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Panel recommends sweeping national security changes

WASHINGTON (CNN) -- A blue-ribbon commission unveiled a detailed report on national security Wednesday, calling for sweeping changes in the way the government handles what it calls a "significant and growing" threat of terrorism on U.S. soil.

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National Security Correspondent David Ensor has more on the commission's findings

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One of the panel's main recommendations is for President Bush to create a new Cabinet-level National Homeland Security Agency to handle prevention, response and recovery to terrorist incidents.

The bipartisan U.S. Commission on National Security in the 21st Century is headed by former Sens. Warren Rudman, R-New Hampshire, and Gary Hart, D-Colorado, and includes former House Speaker Newt Gingrich, R-Georgia, among its members. The report was commissioned several years ago by the Defense Department.

"If we have a disaster -- and we think it is quite probable in the next 20-25 years -- we're not prepared to deal with it," Rudman told CNN.

One commission member said the United States is "damn lucky not to have had more" terrorist attacks in the last few years given the "large and growing number of people wishing Americans ill around the world."

"Oklahoma City, the World Trade Center, Khobar Towers, the Africa embassies, the Cole -- these are just the beginning," the member said. "This country is woefully unprepared."

The proposed agency would take over the Border Patrol from Justice, Customs from Treasury, the Coast Guard from Transportation, the FBI counterterrorism center and the Federal Emergency Management Agency (FEMA), among others.

In addition, the agency would assume responsibility for cyber security from Commerce and the FBI. State National Guard units would take on homeland security as their primary task under the commission's proposals. The commission also recommends a series of upgrades of U.S. intelligence gathering against potential terrorists.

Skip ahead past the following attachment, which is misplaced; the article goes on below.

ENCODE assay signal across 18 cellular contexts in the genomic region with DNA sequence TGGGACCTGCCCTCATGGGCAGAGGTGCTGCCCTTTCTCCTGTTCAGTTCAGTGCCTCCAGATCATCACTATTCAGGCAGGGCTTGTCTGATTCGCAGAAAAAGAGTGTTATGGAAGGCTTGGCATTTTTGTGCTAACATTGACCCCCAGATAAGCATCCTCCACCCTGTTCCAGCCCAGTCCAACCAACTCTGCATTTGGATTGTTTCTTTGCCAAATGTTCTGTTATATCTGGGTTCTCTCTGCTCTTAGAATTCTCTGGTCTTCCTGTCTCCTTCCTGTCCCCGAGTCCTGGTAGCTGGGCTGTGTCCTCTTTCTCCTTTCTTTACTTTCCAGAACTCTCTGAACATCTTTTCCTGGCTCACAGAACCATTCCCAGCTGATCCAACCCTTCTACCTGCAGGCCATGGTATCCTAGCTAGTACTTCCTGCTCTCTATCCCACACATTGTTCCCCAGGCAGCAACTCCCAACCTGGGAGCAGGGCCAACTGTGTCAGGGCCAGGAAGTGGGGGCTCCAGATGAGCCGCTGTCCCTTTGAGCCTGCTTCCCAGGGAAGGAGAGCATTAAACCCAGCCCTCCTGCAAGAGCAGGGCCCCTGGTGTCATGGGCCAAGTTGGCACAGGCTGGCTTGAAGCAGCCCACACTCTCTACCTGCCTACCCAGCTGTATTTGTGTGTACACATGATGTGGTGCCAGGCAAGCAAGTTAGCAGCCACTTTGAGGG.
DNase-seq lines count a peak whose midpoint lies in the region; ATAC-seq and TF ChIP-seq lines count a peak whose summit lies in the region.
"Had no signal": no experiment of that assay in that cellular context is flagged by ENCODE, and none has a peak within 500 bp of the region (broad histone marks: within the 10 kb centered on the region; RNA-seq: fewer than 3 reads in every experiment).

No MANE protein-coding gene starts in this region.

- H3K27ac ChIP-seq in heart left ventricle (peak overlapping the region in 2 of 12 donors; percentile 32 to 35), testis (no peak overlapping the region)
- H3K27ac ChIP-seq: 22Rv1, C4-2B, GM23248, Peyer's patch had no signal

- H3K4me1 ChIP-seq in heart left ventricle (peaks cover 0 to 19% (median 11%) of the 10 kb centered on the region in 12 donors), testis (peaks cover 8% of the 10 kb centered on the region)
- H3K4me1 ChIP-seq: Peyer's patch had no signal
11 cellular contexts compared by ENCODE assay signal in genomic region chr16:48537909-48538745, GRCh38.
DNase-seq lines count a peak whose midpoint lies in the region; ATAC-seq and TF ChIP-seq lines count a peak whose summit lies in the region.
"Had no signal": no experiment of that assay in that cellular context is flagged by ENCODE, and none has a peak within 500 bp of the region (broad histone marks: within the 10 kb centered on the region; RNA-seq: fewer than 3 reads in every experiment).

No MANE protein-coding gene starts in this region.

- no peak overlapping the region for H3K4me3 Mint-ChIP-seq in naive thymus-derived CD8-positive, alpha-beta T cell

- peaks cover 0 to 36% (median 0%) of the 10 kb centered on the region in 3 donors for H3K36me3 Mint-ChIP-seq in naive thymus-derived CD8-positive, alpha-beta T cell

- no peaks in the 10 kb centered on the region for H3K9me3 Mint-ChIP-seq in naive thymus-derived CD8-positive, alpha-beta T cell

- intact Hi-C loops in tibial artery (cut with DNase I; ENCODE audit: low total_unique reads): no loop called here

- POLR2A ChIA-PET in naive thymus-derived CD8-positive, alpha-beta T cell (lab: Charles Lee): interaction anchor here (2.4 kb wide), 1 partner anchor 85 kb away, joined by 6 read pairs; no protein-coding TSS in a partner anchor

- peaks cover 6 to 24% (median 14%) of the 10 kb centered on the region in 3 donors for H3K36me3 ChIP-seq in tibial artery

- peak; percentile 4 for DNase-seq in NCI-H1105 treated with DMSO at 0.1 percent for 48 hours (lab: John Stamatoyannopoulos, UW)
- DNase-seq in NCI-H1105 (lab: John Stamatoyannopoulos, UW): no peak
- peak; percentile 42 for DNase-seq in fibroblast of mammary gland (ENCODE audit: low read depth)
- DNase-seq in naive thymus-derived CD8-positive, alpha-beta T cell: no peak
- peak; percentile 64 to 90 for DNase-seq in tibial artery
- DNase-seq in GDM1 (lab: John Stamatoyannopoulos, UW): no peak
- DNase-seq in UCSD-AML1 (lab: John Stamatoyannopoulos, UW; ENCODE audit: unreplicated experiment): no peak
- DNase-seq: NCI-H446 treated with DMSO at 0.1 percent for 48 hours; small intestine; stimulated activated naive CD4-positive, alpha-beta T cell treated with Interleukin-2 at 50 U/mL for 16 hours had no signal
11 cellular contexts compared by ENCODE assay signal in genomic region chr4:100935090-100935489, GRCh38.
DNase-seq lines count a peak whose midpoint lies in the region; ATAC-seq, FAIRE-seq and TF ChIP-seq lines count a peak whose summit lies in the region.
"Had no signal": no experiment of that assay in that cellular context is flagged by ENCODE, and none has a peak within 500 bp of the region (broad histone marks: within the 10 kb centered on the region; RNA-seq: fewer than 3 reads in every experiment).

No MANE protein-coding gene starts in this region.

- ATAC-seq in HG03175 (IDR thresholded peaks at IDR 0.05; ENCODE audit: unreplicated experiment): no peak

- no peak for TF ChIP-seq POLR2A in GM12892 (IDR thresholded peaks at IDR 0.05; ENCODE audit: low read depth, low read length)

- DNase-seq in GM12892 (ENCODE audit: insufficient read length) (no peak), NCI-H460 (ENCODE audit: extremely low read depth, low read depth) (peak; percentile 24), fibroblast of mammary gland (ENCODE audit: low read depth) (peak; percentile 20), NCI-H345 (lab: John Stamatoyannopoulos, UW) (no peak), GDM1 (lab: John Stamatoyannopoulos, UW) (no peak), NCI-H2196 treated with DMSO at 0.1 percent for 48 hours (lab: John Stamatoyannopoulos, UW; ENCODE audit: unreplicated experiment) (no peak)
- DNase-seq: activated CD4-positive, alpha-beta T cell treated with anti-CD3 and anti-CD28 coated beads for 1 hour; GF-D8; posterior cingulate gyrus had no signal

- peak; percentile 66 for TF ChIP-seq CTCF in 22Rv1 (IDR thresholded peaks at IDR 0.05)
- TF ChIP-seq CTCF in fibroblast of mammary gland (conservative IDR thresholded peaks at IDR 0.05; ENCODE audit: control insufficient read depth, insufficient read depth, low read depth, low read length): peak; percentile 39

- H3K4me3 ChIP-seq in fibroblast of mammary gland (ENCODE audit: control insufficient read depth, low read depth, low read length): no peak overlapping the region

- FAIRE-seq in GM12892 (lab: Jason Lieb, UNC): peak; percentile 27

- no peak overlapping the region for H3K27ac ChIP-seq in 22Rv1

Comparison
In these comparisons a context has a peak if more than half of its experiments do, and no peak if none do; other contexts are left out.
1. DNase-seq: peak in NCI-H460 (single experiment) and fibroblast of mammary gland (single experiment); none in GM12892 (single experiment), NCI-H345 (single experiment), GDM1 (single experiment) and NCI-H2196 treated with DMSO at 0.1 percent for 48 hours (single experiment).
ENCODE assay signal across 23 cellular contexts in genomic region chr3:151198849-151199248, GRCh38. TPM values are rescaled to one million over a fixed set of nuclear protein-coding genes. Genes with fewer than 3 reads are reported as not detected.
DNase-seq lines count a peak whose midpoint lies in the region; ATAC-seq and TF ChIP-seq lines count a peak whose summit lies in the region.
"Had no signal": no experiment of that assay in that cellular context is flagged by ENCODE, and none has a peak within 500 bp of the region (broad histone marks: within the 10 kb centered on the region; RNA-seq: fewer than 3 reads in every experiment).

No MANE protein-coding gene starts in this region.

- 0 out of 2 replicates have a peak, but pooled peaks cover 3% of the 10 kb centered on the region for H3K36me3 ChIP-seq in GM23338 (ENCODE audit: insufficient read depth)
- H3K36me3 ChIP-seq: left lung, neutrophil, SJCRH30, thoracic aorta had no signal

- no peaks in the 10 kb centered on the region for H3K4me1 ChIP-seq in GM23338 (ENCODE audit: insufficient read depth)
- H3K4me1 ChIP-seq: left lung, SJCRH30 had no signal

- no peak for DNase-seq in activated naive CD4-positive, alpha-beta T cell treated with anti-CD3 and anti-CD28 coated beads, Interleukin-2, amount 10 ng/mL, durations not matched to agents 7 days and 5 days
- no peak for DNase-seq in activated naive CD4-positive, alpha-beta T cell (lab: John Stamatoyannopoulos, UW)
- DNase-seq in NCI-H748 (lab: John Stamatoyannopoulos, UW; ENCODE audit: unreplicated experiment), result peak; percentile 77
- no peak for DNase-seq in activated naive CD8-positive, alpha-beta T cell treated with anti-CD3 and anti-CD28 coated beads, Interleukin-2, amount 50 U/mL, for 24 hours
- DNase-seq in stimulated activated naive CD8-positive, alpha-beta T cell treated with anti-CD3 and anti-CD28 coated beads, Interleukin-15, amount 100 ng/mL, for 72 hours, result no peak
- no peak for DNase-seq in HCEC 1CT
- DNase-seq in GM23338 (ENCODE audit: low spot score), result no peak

While the commission does have strong backing, many of its recommendations are likely to face stiff opposition due to the magnitude of some of the changes.

The commission said the United States will lose its technical edge upon which national security is based if dramatic steps are not taken soon to increase the number of Americans studying advanced science, math and engineering.

As a result, the report recommends a "science and technical education act" offering loans to college students studying science, math and engineering, with the loans being forgiven if the student agrees to work for the government for a given number of years.

It also argues for higher pay and better benefits for military personnel, particularly captains and majors, where attrition rates are highest.

On another front, the report argues that the National Security Council at the White House has too much power and should be strictly limited to giving the president advice on policy.

"Ever since (former Secretary of State Henry) Kissinger, it has become more and more operational," said one commission member, "because they don't have any congressional oversight to speak of so they can do whatever the president wants them to do -- a la Oliver North."

The operational power should be returned to the State Department, the commission report argued.

Bush administration officials said they will look closely at the commission's recommendations. But the proposal for a National Homeland Security Agency is sure to stir controversy, because it will take resources away from some well-entrenched agencies.

And critics like James Steinberg, who was former President Bill Clinton's deputy national security adviser, said agencies simply need better cooperation in the fight against terrorism, not another new agency.



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RELATED SITES:
U.S. Commission on National Security/21st Century
U.S. Department of Defense
U.S. Border Patrol Home Page
U.S. Customs Service
United States Coast Guard
Phoenix FBI Counterterrorism
Federal Emergency Management Agency

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